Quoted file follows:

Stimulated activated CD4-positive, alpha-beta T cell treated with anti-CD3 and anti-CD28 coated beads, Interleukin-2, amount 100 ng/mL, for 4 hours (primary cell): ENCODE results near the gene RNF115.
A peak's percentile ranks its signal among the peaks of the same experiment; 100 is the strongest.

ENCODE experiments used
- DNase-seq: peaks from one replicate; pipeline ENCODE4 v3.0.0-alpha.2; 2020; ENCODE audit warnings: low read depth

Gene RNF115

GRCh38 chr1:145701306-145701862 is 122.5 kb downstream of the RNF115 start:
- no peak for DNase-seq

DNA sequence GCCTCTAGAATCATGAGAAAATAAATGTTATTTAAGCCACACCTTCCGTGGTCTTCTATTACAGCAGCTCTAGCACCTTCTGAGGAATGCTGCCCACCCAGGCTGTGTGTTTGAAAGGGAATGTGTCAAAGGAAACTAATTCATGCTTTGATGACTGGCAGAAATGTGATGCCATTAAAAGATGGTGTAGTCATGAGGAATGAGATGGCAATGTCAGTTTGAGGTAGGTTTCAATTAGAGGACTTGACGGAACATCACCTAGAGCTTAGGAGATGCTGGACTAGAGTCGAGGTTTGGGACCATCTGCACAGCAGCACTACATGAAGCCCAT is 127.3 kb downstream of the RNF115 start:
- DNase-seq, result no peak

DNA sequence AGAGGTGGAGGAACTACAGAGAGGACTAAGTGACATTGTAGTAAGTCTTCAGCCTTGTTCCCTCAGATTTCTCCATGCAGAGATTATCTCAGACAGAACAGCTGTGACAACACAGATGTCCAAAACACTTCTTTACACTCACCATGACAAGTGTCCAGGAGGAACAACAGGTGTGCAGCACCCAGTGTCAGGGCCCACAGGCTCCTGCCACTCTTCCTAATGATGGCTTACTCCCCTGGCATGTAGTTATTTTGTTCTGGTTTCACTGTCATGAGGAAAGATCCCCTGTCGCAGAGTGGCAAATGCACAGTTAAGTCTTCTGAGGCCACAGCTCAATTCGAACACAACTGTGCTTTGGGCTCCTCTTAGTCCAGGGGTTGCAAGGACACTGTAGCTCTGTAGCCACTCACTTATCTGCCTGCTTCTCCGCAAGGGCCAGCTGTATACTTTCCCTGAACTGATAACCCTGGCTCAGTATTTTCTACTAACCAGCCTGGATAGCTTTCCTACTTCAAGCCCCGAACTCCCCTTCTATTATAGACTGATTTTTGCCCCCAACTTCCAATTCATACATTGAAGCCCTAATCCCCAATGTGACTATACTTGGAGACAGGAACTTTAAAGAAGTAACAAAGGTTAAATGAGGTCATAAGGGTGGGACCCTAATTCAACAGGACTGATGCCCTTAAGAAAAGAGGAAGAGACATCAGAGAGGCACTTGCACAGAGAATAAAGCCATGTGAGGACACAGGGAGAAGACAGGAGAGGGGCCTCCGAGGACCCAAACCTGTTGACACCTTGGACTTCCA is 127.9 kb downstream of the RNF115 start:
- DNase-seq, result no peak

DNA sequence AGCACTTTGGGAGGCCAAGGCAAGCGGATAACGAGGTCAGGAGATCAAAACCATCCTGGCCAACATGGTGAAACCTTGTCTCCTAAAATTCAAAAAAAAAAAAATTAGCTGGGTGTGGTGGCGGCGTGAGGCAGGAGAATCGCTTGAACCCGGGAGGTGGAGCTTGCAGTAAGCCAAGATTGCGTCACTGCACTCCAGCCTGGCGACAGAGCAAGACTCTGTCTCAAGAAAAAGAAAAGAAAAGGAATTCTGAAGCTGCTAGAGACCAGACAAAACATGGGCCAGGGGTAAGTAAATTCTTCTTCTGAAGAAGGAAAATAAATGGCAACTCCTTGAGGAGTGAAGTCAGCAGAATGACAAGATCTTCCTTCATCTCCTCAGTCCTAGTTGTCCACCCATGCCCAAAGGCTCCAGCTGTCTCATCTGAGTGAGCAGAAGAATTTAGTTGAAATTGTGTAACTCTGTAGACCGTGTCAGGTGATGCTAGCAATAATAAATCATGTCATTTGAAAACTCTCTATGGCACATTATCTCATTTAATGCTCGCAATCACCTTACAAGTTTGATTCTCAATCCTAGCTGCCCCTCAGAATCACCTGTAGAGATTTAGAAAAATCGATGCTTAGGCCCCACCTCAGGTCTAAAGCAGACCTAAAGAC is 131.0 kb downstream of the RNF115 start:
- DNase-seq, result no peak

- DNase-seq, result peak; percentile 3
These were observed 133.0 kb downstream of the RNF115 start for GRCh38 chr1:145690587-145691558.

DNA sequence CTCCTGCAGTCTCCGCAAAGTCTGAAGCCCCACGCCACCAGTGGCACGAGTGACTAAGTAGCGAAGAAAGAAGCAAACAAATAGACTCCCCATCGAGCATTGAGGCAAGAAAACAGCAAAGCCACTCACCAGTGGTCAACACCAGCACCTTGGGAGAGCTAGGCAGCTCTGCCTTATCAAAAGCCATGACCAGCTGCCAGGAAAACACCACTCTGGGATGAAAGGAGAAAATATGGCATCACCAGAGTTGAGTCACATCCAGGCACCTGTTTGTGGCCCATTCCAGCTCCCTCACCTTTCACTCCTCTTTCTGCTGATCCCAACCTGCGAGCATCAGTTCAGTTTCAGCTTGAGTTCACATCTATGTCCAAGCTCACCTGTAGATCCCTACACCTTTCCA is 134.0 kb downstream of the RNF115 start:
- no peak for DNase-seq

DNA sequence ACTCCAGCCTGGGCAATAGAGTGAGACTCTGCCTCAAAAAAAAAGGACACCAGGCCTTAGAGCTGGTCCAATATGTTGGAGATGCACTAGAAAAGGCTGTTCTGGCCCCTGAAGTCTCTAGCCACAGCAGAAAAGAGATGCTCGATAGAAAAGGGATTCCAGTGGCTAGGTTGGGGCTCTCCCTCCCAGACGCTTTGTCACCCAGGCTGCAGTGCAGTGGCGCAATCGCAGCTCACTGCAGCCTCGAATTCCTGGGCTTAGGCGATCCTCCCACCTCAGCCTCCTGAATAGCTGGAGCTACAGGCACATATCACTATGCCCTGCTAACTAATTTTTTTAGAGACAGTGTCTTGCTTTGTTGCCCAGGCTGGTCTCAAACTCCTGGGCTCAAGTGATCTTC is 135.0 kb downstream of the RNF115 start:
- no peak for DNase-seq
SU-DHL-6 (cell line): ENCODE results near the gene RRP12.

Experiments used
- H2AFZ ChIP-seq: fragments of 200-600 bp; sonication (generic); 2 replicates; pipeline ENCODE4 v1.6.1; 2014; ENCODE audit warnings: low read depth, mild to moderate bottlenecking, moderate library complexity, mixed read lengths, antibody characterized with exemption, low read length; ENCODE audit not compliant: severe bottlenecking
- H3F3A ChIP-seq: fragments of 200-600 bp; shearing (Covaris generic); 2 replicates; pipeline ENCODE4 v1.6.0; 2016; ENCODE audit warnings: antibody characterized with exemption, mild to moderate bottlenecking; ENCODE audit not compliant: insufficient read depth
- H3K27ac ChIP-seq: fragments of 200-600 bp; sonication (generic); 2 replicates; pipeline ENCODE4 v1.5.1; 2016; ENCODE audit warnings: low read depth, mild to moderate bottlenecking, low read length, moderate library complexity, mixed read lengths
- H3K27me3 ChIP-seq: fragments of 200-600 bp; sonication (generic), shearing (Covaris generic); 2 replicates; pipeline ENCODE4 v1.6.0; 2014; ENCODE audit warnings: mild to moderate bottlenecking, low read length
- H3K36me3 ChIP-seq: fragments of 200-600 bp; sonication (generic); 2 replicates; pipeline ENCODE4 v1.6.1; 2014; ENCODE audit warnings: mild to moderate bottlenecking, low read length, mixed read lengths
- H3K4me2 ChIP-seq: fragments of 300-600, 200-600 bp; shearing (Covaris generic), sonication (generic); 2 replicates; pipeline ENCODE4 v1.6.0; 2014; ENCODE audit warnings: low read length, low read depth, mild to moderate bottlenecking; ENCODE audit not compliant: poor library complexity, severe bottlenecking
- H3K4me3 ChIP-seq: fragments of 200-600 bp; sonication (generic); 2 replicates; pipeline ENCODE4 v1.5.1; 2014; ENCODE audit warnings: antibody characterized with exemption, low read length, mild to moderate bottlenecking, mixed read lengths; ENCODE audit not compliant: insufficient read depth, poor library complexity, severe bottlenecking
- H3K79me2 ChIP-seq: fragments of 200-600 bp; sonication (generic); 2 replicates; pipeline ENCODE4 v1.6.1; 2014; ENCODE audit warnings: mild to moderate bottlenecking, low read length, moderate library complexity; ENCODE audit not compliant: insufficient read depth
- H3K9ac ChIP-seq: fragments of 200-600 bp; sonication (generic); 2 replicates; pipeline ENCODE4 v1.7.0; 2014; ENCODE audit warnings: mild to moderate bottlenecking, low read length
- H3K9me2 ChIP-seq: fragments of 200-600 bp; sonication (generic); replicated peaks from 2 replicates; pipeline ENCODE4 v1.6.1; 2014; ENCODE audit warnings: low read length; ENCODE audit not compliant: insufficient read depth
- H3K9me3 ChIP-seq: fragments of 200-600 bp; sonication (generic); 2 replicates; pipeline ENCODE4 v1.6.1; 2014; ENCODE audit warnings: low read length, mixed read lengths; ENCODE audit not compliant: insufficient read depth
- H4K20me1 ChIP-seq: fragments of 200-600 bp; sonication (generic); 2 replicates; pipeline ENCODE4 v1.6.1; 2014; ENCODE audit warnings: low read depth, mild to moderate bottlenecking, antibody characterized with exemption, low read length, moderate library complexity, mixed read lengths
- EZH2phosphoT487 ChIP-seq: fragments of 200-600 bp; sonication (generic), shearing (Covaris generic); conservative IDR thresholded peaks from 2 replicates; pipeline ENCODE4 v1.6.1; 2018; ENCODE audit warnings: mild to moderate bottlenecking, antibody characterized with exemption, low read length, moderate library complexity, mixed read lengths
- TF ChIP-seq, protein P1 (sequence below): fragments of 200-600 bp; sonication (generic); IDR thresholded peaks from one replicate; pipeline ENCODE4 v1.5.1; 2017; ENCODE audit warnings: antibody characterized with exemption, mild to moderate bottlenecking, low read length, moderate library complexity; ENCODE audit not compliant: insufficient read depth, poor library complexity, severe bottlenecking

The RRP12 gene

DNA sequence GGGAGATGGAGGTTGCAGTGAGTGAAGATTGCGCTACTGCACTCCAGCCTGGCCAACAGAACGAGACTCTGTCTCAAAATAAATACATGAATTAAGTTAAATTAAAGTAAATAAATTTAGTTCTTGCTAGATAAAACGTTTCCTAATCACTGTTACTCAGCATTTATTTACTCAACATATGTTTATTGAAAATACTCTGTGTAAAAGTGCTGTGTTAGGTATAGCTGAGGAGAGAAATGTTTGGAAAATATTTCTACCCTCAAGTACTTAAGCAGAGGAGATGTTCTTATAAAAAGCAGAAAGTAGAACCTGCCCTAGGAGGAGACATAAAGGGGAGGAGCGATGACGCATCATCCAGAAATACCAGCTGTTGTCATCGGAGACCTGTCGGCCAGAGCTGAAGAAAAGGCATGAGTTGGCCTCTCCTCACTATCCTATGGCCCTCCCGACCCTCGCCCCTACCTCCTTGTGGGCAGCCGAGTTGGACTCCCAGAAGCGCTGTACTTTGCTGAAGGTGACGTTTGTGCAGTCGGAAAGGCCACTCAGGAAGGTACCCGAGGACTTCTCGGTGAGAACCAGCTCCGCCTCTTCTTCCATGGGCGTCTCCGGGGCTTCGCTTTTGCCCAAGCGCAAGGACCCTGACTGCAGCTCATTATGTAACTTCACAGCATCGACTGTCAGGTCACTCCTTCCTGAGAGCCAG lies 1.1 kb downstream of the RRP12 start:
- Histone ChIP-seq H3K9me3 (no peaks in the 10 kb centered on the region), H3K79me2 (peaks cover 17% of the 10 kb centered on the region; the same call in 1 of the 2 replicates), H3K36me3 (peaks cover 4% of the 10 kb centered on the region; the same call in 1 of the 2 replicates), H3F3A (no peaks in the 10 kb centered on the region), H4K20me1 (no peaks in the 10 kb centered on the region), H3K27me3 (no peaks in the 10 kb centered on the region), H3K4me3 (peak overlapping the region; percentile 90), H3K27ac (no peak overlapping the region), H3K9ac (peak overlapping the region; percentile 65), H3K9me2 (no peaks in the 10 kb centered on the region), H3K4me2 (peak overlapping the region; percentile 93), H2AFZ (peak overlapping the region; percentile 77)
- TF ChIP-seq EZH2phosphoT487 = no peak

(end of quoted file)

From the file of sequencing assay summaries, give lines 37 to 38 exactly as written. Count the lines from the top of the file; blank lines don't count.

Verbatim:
DNA sequence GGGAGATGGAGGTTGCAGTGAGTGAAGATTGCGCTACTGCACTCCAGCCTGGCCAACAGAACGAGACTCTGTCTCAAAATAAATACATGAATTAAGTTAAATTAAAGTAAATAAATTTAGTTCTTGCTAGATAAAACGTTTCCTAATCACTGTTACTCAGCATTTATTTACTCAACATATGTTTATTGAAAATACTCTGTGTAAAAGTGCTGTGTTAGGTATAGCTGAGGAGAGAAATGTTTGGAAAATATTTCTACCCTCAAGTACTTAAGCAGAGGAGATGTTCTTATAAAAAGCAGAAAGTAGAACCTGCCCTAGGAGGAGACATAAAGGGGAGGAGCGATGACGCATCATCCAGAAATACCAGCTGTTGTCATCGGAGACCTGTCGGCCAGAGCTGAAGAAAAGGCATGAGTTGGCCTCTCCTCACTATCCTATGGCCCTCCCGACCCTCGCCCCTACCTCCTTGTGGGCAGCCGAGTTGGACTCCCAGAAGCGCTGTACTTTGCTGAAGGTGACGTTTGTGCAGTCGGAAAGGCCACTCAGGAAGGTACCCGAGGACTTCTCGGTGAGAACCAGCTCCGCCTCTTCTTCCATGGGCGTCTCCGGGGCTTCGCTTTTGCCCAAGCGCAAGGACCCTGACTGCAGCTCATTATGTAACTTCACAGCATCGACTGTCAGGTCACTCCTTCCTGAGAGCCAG lies 1.1 kb downstream of the RRP12 start:
- Histone ChIP-seq H3K9me3 (no peaks in the 10 kb centered on the region), H3K79me2 (peaks cover 17% of the 10 kb centered on the region; the same call in 1 of the 2 replicates), H3K36me3 (peaks cover 4% of the 10 kb centered on the region; the same call in 1 of the 2 replicates), H3F3A (no peaks in the 10 kb centered on the region), H4K20me1 (no peaks in the 10 kb centered on the region), H3K27me3 (no peaks in the 10 kb centered on the region), H3K4me3 (peak overlapping the region; percentile 90), H3K27ac (no peak overlapping the region), H3K9ac (peak overlapping the region; percentile 65), H3K9me2 (no peaks in the 10 kb centered on the region), H3K4me2 (peak overlapping the region; percentile 93), H2AFZ (peak overlapping the region; percentile 77)